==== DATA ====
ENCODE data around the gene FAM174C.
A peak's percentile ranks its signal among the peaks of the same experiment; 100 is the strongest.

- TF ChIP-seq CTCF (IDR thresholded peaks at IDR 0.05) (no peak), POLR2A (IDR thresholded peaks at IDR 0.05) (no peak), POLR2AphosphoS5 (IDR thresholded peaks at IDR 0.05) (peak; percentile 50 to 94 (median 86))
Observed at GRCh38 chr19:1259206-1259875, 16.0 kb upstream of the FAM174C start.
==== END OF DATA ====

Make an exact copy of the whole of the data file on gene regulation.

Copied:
ENCODE data around the gene FAM174C.
A peak's percentile ranks its signal among the peaks of the same experiment; 100 is the strongest.

- TF ChIP-seq CTCF (IDR thresholded peaks at IDR 0.05) (no peak), POLR2A (IDR thresholded peaks at IDR 0.05) (no peak), POLR2AphosphoS5 (IDR thresholded peaks at IDR 0.05) (peak; percentile 50 to 94 (median 86))
Observed at GRCh38 chr19:1259206-1259875, 16.0 kb upstream of the FAM174C start.